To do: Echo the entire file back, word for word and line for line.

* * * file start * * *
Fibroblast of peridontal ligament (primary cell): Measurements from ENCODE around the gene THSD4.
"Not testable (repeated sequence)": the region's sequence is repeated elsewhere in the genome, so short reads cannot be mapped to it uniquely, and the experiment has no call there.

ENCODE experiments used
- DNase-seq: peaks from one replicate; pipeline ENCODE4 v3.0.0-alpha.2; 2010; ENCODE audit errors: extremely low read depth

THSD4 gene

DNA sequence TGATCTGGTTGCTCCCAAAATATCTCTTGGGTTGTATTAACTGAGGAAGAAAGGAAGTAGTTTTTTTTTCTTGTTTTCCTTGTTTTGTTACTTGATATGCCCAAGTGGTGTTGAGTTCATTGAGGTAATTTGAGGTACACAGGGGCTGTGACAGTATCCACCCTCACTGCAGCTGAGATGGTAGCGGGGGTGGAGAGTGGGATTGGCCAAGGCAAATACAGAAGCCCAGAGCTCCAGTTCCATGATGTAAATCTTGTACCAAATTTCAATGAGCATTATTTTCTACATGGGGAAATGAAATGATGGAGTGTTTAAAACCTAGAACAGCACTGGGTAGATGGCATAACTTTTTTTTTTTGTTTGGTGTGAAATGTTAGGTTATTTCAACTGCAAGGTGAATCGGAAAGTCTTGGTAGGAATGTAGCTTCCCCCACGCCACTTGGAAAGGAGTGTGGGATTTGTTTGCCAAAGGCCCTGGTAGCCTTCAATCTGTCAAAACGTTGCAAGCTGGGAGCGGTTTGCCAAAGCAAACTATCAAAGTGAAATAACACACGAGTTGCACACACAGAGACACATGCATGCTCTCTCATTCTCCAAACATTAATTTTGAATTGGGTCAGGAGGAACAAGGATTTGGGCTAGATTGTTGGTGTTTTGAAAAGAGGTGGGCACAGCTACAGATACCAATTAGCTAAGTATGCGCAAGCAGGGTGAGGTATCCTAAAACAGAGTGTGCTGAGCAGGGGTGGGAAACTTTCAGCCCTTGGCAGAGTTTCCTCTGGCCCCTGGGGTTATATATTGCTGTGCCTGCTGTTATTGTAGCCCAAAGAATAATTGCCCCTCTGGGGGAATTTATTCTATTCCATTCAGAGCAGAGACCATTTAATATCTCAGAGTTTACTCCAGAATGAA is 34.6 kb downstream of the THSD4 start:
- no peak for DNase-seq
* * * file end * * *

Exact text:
Fibroblast of peridontal ligament (primary cell): Measurements from ENCODE around the gene THSD4.
"Not testable (repeated sequence)": the region's sequence is repeated elsewhere in the genome, so short reads cannot be mapped to it uniquely, and the experiment has no call there.

ENCODE experiments used
- DNase-seq: peaks from one replicate; pipeline ENCODE4 v3.0.0-alpha.2; 2010; ENCODE audit errors: extremely low read depth

THSD4 gene

DNA sequence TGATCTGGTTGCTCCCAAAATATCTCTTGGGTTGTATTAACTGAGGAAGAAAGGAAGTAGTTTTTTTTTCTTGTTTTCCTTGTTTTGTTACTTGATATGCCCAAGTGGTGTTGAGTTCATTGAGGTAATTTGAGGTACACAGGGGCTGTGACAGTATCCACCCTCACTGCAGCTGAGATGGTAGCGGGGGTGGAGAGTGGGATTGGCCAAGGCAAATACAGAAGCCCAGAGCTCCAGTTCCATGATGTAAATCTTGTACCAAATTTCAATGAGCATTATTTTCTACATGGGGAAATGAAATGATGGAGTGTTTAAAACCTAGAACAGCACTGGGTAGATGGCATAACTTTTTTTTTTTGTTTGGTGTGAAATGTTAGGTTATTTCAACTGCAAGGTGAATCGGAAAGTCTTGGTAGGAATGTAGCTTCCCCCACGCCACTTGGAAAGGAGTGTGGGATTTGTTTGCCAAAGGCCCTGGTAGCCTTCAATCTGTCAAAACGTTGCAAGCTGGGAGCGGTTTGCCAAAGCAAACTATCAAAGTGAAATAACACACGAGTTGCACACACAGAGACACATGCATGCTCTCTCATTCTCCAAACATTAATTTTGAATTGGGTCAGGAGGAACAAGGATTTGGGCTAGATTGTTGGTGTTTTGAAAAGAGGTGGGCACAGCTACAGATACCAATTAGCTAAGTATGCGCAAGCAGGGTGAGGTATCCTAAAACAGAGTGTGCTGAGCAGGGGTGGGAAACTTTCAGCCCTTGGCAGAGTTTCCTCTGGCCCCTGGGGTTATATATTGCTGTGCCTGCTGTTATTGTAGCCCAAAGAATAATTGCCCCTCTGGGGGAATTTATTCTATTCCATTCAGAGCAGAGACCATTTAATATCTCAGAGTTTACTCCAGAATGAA is 34.6 kb downstream of the THSD4 start:
- no peak for DNase-seq